Besides trying to make proper introduction about the Foundation’s activities, I have taken the opportunity to launch our first international exchange project. Kids4kids club (a club formed by the Foundation) has been active in collecting toys for the needy children since January 2010 and my journey to Malaysia has enable me to deliver the hard work the children have poured into to make this charity project a success. I have brought more than 20 kilos worth of toys to be distributed to several needy children from everywhere in West Malaysia.

Doing charity work is part of the Foundation’s establishment. I wish that this charity project will always exist and continue throughout the existance of Lingua Franca Foundation.

The Marriage Trap – episode one

This is based on a true story.  I truly hope that many women will open their eyes after reading this article to whoever is out there pouring his manly heart out to them. Sincerity is not something transparent, although sometimes we think it is. You will never know you have swallowed poison until it is officially flowing in your very veins!

I sincerely hope that after reading this article, many women take serious action in protecting themselves and those who they love and care, and also informing and alerting other women to be more aware of what is truly out there…


Men may say that marriage is a trap. But sometimes it is the woman who is trapped. NOOR AZURA AHMAD (writer for Her World) uncovers the emotional angst of a repressed wife.

heart in chains

Elisa*, 37, snuggles contentedly against Giovanni*, her husband of two months, and declares, “I SO love this man… NOW I understand what love is all about.” Looking up coyly at her husband, she admits to  spritzing on perfume and dolling herself up just before he arrives home. “I’m smitten.” She manages to look sheepish while grinning from ear to ear. Giovanni laughs heartily, evidently pleased with her confession. Squeezing Elisa gently, Giovanni, or Khalid* as he is also known, gives her an affectionate peck before leaving us to this interview. Knowing that we would be delving into a painful period in her life, Elisa braces herself for the inevitable.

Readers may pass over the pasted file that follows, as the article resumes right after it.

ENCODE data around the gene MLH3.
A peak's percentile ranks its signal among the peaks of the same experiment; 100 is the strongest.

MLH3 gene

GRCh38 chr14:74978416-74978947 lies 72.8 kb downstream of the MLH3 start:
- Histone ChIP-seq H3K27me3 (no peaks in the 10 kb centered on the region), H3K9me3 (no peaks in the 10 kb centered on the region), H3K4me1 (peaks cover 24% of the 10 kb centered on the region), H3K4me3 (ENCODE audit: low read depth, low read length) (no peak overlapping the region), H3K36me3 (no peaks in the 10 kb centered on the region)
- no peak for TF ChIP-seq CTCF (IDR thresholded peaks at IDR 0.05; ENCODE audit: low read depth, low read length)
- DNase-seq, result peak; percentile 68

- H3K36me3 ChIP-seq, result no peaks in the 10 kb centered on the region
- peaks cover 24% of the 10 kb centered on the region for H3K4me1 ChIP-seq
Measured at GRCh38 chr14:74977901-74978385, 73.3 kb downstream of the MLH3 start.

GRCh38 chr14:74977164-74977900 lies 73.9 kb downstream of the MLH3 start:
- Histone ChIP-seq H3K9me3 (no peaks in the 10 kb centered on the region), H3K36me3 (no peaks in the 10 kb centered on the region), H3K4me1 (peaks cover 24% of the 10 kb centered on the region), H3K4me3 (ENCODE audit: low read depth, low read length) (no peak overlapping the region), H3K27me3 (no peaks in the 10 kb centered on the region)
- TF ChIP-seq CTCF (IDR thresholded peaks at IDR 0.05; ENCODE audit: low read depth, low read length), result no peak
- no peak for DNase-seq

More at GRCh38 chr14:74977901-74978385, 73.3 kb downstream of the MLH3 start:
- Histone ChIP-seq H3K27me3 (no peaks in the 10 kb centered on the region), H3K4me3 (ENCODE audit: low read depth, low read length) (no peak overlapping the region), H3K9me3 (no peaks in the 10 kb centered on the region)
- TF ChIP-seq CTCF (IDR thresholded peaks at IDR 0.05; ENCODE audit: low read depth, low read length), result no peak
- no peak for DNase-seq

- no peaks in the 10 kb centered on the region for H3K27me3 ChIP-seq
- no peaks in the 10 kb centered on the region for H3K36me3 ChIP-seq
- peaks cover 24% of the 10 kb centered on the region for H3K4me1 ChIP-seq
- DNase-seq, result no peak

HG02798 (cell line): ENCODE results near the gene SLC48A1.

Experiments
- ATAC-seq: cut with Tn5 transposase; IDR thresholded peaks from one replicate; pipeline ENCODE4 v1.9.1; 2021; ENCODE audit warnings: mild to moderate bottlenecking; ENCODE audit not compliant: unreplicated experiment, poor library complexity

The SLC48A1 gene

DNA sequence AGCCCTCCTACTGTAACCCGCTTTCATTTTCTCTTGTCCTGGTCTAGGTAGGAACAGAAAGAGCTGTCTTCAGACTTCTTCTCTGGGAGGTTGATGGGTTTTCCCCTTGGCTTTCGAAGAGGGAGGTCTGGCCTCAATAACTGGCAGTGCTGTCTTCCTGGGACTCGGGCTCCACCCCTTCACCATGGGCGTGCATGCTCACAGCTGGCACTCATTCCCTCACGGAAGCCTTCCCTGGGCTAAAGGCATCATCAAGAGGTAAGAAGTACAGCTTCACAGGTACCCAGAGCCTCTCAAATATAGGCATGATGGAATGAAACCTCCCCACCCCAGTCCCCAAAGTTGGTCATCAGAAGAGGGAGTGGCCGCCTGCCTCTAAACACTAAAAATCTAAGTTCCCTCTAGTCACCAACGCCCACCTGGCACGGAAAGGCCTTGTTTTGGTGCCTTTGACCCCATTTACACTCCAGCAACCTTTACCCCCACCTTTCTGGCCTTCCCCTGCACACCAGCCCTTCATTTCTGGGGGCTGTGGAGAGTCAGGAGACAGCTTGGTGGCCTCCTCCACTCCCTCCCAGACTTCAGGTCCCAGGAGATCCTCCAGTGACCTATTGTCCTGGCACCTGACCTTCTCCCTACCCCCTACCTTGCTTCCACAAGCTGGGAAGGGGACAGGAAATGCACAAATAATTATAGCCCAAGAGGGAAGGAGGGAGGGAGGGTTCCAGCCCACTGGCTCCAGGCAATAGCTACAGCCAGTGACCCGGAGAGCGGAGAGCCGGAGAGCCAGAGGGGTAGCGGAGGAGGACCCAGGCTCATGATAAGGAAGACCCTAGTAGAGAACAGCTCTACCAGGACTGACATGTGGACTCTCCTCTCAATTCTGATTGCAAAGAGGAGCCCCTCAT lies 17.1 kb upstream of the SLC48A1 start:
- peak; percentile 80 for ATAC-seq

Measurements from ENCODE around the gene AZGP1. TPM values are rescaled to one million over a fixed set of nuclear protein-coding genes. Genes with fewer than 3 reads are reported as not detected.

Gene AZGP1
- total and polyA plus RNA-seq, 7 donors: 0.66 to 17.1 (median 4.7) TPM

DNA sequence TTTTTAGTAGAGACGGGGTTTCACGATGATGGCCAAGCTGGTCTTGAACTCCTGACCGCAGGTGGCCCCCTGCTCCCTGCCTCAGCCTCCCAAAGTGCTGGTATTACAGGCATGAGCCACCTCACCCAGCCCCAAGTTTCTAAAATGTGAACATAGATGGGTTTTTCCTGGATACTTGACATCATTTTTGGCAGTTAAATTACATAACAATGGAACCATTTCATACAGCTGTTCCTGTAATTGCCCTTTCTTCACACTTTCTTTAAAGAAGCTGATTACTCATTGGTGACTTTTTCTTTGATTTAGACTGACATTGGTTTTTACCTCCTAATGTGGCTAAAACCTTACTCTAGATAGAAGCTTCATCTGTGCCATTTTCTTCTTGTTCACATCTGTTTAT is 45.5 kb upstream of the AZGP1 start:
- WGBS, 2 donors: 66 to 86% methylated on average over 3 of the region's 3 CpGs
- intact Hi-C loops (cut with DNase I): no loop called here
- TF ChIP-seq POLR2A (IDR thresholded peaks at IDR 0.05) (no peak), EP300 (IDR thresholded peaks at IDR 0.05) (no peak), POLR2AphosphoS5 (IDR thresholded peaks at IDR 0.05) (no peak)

“It all began when I was studying in the UK. I met Pieter* through a pen pal programme organised by a student’s association. He was studying in the Netherlands, working on his doctorate. We actually wrote to each other the old fashioned way – using pen, paper and stamps.” Elisa always thought of him as a friend, but Pieter’s writing became increasingly personal. Friends pointed out that Pieter was definitely interested but Elisa played it cool.

Coming from a troubled family, Elisa did not witness much affection between her own parents. After they divorced, Elisa stayed with her mother but she understood her father better. Her mother opposed her relationship with Pieter but Elisa didn’t care. She had no interest in the rich boys her mother kept throwing her way.

Elisa and Pieter finally met in person when a friend dragged her along on a trip to Amsterdam. Pieter put them up in his apartment and accompanied them sightseeing. The very next day, he took Elisa to meet his parents. After that, they visited each other occasionally and kept in touch via telephone. Soon, both of them graduated and started working. Two years later, he asked her to marry him and she accepted.

“The truth is, I never really loved him. But he was there and it was the logical next step, so I said yes. Three days before the wedding, I left town. Somewhere deep inside, I didn’t want to marry him. But when I came back, he begged, and I relented. I think my father saw Pieter’s true nature. After the wedding, he specifically asked Pieter to take care of me.” His promise was just words, however.

Shereen El Feki : creating a gathering place for Arabic people and the rest of the World

Samuel Huntington’s Clash of Civilizations showed the war between civilization as unavoidable, something engraved in the core of geopolitics since the beginning of times…  A lucid examination of history shows something rather different : cultures and civilizations always exchange, giving to and borrowing from each other, excluding some elements and integrating some others according to the proper dynamics of their own evolutions.  The Arabic and Muslim world is no exception to this rule and is re-interpreting elements from modernity according to local needs and conditions, “to produce novelties which are neither conventionally Western nor traditionally Arab“.

Shereen El Feki, half Egyptian, half Welsh, is observing these side effects of globalization. “Her passion lies in the many projects in which she is involved which aim to better understand, and surmount, the social challenges facing Arabs, particularly young people”.

In this video, published by Ted India, she is showing some examples of these borrowings.